Knowing About Tax Shark

Tax evasion can be described as doing something within the law to lower your tax bill. Nobody owes some public obligation to pay more than the law requires, according to Learned Hand, an American judge. Tax evasion, on the other hand, is known as paying less tax than you are legally required to pay. While there is a fine line between the two, as former British chancellor Denis Healey once said, “the gap between tax avoidance and tax evasion is the thickness of a prison wall.” The courts agree that no taxpayer is obligated to structure his or her affairs in such a way that the government collects the most tax revenue possible. Individuals and companies have the right to take some legal action to reduce their tax burden. Have a look at Tax Shark to get more info on this.

A taxpayer can legally arrange her affairs to reduce her tax liability by deferring income from one year to the next. Taking all available tax deductions is legal. Giving to charity is also a legal way to stop paying taxes. Tax evasion, on the other hand, is considered a criminal offence. Tax avoidance usually entails failing to disclose income or claiming deductions that are not permitted. When a builder “forgets” to disclose the LKR 1, 000,000 cash he collects for building a pool, or when a business owner attempts to deduct LKR 1, 000,000 in personal expenses from his business taxes, or when an individual falsely says she made charitable donations, or greatly overestimates the value of property donated to charity, these are examples of tax evasion.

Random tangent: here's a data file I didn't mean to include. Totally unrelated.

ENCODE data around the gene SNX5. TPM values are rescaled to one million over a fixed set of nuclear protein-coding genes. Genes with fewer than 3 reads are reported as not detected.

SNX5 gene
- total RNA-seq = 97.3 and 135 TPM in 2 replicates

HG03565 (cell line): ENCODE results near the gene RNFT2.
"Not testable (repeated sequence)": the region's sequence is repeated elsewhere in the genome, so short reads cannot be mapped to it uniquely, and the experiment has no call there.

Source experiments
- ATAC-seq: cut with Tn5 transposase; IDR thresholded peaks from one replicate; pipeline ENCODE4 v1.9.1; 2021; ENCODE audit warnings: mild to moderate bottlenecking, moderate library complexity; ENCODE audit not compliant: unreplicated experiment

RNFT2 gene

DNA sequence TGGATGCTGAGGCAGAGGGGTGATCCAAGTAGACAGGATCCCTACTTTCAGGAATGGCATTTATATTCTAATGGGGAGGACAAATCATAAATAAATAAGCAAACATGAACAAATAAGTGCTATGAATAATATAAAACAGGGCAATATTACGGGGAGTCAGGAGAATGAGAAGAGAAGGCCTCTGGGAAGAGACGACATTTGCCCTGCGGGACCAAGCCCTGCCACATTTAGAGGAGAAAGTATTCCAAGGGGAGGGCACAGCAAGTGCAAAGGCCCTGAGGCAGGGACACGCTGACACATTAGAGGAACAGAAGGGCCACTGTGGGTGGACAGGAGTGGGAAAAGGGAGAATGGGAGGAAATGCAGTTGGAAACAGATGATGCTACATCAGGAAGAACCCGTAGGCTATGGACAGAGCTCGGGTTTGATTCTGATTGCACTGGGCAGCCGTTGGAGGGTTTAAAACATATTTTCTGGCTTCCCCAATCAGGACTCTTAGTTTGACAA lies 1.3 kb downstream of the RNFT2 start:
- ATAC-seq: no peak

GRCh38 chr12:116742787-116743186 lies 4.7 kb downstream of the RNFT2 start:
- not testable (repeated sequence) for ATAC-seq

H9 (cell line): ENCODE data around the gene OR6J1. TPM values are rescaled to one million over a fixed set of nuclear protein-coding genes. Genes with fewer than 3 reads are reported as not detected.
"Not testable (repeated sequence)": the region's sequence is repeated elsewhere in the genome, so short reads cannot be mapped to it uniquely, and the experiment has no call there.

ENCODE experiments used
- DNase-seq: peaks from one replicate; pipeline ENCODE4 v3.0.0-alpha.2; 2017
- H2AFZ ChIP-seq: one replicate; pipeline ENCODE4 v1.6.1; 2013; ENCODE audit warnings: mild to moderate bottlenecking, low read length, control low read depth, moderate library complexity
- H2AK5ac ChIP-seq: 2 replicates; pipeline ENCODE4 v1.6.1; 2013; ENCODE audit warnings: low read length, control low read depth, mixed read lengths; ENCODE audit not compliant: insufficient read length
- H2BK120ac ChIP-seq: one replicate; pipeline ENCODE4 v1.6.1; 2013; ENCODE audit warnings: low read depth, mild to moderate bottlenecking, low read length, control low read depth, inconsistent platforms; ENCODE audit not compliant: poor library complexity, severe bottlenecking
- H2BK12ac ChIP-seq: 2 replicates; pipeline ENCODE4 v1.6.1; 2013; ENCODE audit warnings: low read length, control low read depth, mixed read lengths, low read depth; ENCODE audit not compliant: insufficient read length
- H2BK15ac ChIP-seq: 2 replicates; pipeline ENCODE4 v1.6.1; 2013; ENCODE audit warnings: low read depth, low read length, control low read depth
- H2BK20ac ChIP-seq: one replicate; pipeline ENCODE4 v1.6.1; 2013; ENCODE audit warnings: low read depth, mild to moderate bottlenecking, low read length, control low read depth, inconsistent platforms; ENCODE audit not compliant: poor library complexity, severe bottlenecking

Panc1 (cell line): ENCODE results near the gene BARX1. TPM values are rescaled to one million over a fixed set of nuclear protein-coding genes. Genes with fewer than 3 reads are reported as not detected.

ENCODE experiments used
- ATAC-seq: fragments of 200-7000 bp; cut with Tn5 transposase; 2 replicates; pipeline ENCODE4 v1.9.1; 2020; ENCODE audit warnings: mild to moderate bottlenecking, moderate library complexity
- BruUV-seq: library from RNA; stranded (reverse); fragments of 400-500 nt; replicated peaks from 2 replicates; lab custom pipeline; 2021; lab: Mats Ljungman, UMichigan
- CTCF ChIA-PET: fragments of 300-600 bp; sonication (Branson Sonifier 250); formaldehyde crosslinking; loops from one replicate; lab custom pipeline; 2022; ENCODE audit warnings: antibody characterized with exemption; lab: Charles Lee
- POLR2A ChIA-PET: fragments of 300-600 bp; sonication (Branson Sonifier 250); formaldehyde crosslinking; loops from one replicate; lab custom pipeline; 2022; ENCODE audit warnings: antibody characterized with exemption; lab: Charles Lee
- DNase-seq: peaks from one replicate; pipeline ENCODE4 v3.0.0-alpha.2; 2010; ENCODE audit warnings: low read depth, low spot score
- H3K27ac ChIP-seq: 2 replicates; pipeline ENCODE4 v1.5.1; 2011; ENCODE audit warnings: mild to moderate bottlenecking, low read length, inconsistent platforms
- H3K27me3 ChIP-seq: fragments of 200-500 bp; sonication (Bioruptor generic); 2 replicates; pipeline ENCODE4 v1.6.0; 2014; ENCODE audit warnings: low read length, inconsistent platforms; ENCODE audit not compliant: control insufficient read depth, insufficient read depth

Similarly, if an estate is valued at LKR 5,000,000 and the executor files a false tax return, omitting property and saying the estate is only worth LKR 100,000, the executor would owe much less in taxes. Our tax system is impacted by tax evasion. It results in a substantial loss of income for the community, which could otherwise be used to support health, education, and other government services.